18 August 2016

UN e-Government Survey 2016 ranks Mauritius 1st in Africa

The United Nations e-Government Survey 2016 ranks Mauritius first in Africa (followed by Tunisia) and 58th worldwide, with an e-Government Development Index of 0.6231. In 2014 Mauritius was ranked 76th and Tunisia 75th.

Issued at the moment when countries are launching the implementation of the 2030 Agenda for Sustainable Development, the survey offers a snapshot of trends in the development of e-government in countries across the globe. It provides new evidence that more governments are embracing information and communication technologies to deliver services and to engage people in decision-making processes in all regions of the world. The survey shows that digital technologies—the Internet, mobile phones, and all the other tools to collect, store, analyze, and share information digitally— are being increasingly utilised.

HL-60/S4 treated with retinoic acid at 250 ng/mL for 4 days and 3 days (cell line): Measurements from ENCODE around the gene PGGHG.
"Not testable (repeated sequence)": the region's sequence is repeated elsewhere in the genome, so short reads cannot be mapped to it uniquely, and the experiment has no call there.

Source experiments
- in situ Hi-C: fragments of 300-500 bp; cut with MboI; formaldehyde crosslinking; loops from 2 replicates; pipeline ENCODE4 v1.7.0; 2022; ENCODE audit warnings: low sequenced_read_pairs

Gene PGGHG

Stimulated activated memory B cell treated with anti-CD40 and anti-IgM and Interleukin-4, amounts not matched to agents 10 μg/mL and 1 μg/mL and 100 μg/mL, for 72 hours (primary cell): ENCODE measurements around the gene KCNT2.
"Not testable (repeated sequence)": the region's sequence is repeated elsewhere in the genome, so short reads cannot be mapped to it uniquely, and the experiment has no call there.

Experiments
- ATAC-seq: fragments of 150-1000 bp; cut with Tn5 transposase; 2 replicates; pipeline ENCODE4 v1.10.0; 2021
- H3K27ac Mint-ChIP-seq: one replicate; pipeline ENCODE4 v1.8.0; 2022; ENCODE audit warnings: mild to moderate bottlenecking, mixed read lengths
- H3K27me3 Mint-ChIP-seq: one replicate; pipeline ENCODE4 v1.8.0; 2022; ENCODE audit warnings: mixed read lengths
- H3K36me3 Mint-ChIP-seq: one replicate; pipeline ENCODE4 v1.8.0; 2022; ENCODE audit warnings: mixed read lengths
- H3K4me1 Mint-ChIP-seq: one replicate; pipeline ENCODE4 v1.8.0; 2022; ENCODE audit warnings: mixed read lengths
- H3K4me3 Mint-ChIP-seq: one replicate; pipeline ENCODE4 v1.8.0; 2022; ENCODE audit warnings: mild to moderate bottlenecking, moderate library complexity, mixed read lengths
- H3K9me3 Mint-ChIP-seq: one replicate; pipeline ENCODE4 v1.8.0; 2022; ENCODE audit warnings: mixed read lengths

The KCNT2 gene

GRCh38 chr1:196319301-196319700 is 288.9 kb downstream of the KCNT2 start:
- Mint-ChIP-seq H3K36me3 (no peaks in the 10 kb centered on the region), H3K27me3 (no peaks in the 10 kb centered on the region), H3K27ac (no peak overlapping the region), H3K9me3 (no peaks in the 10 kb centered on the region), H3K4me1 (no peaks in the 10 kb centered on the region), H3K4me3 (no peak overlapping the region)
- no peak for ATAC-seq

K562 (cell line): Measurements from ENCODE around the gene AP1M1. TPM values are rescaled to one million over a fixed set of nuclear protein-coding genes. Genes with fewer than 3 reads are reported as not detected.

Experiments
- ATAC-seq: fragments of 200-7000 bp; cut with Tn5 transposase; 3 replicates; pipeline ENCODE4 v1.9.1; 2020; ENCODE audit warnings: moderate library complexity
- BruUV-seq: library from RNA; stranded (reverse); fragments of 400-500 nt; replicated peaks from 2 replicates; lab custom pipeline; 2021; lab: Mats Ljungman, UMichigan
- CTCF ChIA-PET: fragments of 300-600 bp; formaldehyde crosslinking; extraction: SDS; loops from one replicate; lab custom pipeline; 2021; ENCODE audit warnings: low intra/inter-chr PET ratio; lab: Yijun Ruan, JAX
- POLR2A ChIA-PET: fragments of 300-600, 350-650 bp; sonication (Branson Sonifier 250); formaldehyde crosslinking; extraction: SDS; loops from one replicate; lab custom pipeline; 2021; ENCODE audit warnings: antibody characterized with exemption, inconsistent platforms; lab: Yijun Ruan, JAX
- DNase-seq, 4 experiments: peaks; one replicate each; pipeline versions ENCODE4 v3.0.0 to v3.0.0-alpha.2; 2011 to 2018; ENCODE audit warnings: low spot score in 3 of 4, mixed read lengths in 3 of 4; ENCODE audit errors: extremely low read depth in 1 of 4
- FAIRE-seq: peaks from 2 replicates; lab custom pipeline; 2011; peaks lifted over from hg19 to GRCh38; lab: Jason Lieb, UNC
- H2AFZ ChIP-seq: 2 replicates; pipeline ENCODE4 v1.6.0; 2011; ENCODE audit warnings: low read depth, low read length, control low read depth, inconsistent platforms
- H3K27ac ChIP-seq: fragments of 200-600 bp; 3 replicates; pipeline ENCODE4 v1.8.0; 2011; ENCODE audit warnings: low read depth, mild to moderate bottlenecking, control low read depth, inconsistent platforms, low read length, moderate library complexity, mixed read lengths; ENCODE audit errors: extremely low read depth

E-government has the potential to help support the implementation of the 2030 Agenda and its 17 sustainable development goals. In fact, the Online Service Index (OSI) values for the majority of UN Member States have increased, which suggests that innovative approaches are being applied in the public sector and specifically in public service delivery.

According to the survey a sharp rise has been noted in the number of countries that are using e-government to provide public services online through one stop-platform – an approach that makes it easier to access public services. More countries are making an effort through e-government to ensure that public institutions are more inclusive, effective, accountable and transparent.